Anyone else but me…

One of the best songs, that I’ve heard in a long time, about modern society, is Hokus Pick’s Anybody Else But Me and it’s pure genius. It’s a satirical look at people wanting to be anyone else but themselves and it’s awesome, not just because they’re Canadian; sorry America, we got this one because you’ve got your teams on the Stanley Cup way too many times. We’re so focused on being famous or at least someone of noteworthiness, that we lose our uniqueness in the process. In photography, as in life, that means copying someone else’s vision, techniques, methods & beliefs blindly.

While I’ve read a lot & learnt how some really gifted professionals work through their craft, their photographs, and the way they make them, are uniquely theirs…Or at least they really should be. Forever a tinkerer, I’m going to be tinkering with the methods & ways I tweak my photographs and I’ll learn along the way, not just through my mistakes, but I’ll learn from the professionals as well; they’ve written many a book about their craft, so it’s a no-brainer using the knowledge they have to impart to help myself to grow as well. When it comes to life, we’re not out to imitate, but to grow as the Creator’s meant us to grow; we’re meant to look upwards, not downwards or horizontally…We’re not called to copy one another, but to imitate the perfect example the Creator was for us. Sometimes we’re given a feeling/impulse of what we’re supposed to do, sometimes it’s in our daily readings, and sometimes it’s in how we’re working that we’re given guidance.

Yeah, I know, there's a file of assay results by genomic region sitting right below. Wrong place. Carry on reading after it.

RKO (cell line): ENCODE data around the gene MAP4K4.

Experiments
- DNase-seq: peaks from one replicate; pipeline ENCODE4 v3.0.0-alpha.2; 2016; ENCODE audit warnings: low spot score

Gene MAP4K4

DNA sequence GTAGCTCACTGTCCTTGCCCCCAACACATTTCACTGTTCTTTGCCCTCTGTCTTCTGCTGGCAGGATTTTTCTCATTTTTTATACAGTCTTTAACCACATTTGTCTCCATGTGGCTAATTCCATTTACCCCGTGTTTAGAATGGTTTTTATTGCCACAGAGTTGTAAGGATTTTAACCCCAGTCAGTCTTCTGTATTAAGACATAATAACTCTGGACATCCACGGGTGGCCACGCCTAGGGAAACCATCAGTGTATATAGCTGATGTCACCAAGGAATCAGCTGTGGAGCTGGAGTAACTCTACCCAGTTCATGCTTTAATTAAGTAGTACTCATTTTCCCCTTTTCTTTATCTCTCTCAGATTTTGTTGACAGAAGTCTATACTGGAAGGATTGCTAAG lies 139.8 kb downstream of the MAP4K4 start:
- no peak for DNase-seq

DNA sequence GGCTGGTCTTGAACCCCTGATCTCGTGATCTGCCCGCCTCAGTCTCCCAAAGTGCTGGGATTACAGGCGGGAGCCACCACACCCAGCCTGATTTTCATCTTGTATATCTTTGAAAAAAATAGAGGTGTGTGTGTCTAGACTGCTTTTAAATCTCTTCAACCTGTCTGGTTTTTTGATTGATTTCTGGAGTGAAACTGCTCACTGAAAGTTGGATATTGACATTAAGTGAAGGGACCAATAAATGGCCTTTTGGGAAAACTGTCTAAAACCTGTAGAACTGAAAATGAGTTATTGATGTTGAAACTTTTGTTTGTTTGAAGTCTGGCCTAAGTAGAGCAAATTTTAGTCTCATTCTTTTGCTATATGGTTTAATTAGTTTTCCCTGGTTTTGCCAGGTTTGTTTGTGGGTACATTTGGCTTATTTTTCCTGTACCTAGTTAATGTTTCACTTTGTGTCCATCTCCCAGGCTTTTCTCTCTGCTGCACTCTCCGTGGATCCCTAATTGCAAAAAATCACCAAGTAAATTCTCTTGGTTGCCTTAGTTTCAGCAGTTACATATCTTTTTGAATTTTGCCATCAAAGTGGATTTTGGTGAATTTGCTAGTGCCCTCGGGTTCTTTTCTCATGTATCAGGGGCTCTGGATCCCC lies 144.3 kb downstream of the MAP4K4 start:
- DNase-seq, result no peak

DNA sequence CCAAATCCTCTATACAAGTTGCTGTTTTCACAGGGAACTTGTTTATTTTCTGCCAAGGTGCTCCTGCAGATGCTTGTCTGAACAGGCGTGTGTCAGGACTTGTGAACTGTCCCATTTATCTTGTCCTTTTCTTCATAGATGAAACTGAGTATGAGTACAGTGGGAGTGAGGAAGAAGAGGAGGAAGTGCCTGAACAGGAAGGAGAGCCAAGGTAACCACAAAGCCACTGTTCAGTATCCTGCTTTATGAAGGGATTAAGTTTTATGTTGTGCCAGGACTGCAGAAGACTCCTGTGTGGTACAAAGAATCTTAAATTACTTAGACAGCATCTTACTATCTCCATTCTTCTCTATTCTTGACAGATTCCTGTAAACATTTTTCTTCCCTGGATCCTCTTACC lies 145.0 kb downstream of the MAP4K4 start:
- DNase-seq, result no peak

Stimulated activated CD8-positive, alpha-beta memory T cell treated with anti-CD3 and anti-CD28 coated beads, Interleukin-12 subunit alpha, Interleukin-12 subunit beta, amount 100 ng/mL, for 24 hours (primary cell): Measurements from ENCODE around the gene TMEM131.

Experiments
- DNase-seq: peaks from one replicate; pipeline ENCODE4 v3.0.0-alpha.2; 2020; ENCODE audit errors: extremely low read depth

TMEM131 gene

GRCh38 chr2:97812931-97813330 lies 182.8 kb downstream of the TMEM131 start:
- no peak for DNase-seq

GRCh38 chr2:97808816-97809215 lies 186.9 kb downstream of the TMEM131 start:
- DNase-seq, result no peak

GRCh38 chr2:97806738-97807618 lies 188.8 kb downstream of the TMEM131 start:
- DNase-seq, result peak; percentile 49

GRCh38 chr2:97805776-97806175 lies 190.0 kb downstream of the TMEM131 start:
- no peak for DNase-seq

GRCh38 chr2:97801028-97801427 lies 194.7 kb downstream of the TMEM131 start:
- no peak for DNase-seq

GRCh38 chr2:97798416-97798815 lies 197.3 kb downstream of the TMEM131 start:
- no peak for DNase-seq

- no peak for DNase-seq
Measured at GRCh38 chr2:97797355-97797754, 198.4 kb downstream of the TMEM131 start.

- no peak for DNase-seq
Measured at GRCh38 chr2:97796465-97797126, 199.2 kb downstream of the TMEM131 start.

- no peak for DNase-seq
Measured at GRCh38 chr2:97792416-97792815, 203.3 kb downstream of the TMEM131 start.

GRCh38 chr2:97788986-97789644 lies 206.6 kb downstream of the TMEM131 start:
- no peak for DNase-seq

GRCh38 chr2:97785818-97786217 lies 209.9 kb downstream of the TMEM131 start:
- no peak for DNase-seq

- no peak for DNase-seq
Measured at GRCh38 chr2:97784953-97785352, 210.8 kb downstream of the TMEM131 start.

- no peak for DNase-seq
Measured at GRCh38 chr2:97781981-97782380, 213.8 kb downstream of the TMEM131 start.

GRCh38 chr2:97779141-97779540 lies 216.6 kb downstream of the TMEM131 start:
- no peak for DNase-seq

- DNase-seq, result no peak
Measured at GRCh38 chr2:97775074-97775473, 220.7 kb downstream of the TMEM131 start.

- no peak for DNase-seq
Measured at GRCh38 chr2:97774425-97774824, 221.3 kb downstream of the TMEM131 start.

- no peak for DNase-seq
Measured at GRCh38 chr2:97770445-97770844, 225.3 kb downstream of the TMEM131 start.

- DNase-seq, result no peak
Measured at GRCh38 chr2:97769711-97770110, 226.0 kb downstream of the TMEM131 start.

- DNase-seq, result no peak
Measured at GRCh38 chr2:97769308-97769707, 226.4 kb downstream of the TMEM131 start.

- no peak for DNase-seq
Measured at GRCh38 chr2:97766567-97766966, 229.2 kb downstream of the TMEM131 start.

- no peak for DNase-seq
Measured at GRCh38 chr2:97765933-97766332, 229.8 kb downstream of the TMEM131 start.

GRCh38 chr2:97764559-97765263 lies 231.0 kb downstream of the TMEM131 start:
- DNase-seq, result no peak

Photography, compared to every other art, is so much younger than the others, but why is it that imitation is seen as flattery & striving for meaning not as important? I mean, come on, we’re not all drones or Borg here. There’s just so much out there to photograph, so that doesn’t mean we’ve got to copy others’ photographs or even their methods, but just learn from them…The same goes for life itself. It’s all in how we try not to be anybody else but ourselves…In the way we’re supposed to be.


Working with voice…

Seeing what’s out there in terms of nature photography can often be humbling, especially when in the presences of the masters like Ansel Adams & company. Too many times we get caught up thinking that we can’t compare to them because of their sheer talent and, to be completely honest, we really can’t because we can’t be them…We can only be ourselves, or we lose our originality and/or what makes us unique & different. I’m not focusing in on uniqueness here, but on using our own voice; when we want to say something with our shots, we should be using our own voice. There’s nothing wrong with using influences from others, but blending it with our own voice is where the tricky bit is; in my opinion, it should be about 30% outside influence and 70% us if not 10% outside influence & 90% us.